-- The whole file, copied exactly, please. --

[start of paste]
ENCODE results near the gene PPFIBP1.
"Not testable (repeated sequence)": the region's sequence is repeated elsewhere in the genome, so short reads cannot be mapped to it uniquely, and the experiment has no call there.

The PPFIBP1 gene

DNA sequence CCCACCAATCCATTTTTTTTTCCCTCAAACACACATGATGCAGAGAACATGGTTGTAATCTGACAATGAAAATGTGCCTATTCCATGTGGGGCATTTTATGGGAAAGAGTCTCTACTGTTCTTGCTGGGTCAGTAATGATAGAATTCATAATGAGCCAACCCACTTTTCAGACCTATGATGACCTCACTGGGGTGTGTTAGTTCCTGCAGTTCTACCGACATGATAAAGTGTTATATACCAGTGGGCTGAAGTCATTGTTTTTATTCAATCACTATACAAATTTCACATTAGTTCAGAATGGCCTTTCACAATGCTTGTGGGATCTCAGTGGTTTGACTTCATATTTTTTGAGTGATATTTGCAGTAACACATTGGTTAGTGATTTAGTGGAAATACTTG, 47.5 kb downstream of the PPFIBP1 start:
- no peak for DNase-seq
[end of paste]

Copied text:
ENCODE results near the gene PPFIBP1.
"Not testable (repeated sequence)": the region's sequence is repeated elsewhere in the genome, so short reads cannot be mapped to it uniquely, and the experiment has no call there.

The PPFIBP1 gene

DNA sequence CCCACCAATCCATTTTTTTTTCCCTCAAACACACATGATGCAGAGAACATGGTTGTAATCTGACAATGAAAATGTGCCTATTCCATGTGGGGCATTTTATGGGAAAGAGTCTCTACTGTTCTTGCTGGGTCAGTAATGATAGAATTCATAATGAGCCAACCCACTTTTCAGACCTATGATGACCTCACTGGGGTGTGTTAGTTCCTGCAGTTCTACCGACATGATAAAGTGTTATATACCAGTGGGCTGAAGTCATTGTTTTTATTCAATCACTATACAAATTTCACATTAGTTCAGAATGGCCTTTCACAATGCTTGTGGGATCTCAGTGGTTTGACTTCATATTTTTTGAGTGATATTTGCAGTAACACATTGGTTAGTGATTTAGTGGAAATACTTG, 47.5 kb downstream of the PPFIBP1 start:
- no peak for DNase-seq